Oleg Kryuchkov, adviser to the head of the Crimean region -- which Russia annexed from Ukraine in 2014 -- confirmed several explosions had occurred near the village of Novofedorivka.

On his Telegram channel, Kryuchkov said: "So far, I can only confirm the fact of several explosions in the Novofedorivka area. I ask everyone to wait for official messages."
Separately, Sergey Aksenov, the head of the so-called Republic of Crimea, said "I went to the scene in the village of Novofedorivka, Saki district. The circumstances are being clarified."

There was no word from the Ukrainian side about any possible attacks in the area. Ukraine is not known to have struck the territory of Crimea since the Russian invasion began.

Russian Television quickly sent out an explanation saying it was an accident: 

"Huge explosions reported near a Russian military base in Crimea were the result of an accident at an ammunition storage facility, according to Russia’s MoD. No one was injured in the accident and damage to the stored equipment has apparently been minimal, officials added. Emergency services are combating the flames on site. An investigation into the exact causes of the accident is underway."

Saki is a homebase of the 43rd Separate Naval Assault Aviation Regiment of the Black Sea Fleet (warplanes: Su-30SM, Su-24M, Su-24MP, Tu-134).

Tuesday, August 2, 2022

Zawahiri killed in drone Hellfire 9x "Flying Ginsu" strike .

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officials on Monday said that US forces in a drone strike in Kabul, Afghanistan. In a televised address, President Joe Biden announced his death and said no civilian casualties were reported in the operation that was conducted over the weekend.

Quoting a senior official in the Biden administration, news agency AFP said that Zawahiri was on the balcony of a house in Kabul when he was targeted with two Hellfire missiles, an hour after sunrise on July 31.

According to the official's account, Biden gave his green light for the strike on July 25 - as he was recovering in isolation from Covid-19.

However, pictures from the Kabul home where Zawahiri was living showed no signs of an explosion, pointing to the use again by the US of the macabre Hellfire R9X.

But, What is Hellfire 9X?

Hellfire 9X is also called the "ninja bomb". It is reportedly said that the missile has become the US weapon of choice for killing leaders of extremist groups while avoiding civilian casualties.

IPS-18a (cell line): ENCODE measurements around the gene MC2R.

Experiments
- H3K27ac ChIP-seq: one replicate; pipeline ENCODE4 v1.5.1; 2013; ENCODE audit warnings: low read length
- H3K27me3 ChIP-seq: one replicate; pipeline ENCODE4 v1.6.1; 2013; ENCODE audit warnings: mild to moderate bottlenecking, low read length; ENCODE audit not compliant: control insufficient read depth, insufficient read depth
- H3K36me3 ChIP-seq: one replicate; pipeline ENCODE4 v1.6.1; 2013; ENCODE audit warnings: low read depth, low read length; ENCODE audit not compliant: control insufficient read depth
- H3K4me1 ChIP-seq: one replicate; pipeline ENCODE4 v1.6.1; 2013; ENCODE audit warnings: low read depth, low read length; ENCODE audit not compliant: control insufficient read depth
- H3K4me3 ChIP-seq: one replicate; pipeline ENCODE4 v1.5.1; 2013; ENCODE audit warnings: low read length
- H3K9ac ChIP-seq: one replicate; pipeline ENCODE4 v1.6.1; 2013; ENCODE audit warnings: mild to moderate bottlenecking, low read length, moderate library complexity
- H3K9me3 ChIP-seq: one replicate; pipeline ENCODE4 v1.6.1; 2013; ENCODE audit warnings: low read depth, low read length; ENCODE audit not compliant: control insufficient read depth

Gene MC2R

The missile is fired from a Predator drone. It has no warhead, but deploys six blades which fly in at high speed, crush and slice the targeted person.

This is the reason why it is called the "flying ginsu", after the 1980 TV commercial for Japanese kitchen knives that would cut cleanly through aluminum cans and remain perfectly sharp.

Some pictures posted online show the impact of these missiles. One of these old photos on Twitter claims to show a car destroyed by Hellfire R9X in Idlib, Syria.

Why are these missiles used in special cases?

In a report, the Wall Street Journal said that the missiles were born after former US President Barack Obama emphasized on avoiding civilian deaths in US airstrikes in Afghanistan, Pakistan, Iraq, Syria, Somalia, Yemen and other countries.

The R9X variant of Hellfire is used only in specific circumstances, particularly when a terrorist leader has been pinpointed. It is intended to limit damage compared to typical missiles by reducing the risk of killing innocent civilians around the target.

Wednesday, July 27, 2022

Aircraft spots: UAE C-17 spotted in Amarillo picking up two AH-1Z viper helicopters

Super rare visit in Amarillo from a United Arab Emirates C-17 as they flew in to pickup two 2 AH-1Z Vipers for Bahrain. Needless to say I was there to document it.

Funny thing, millions of dollars of aviation hardware on the ramp and what it finally comes down to loading it - is old fashioned human muscle pushing it like my old Buick that wouldn't start.

Bahrain is to receive its AH-1Z attack helicopters under an FMS deal that was first approved in April 2018 and signed in February 2019. The helicopters are being built under the US military’s Lot 16 production run, with deliveries to Bahrain now expected to commence later this year.

As noted by the US Defense Security and Cooperation Agency (DSCA) when the procurement was first approved, in addition to the 12 AH-1Z helicopters, Bahrain is to also acquire Lockheed Martin AGM-114 Hellfire air-to-surface missiles and BAE Systems Advance Precision Kill Weapon System (APKWS) II guided rockets, as well as Thales’ TopOwl helmet-mounted display system.

The total value of the deal, including spares, support, and ancillary equipment, was estimated by the DSCA to be USD911.4 million.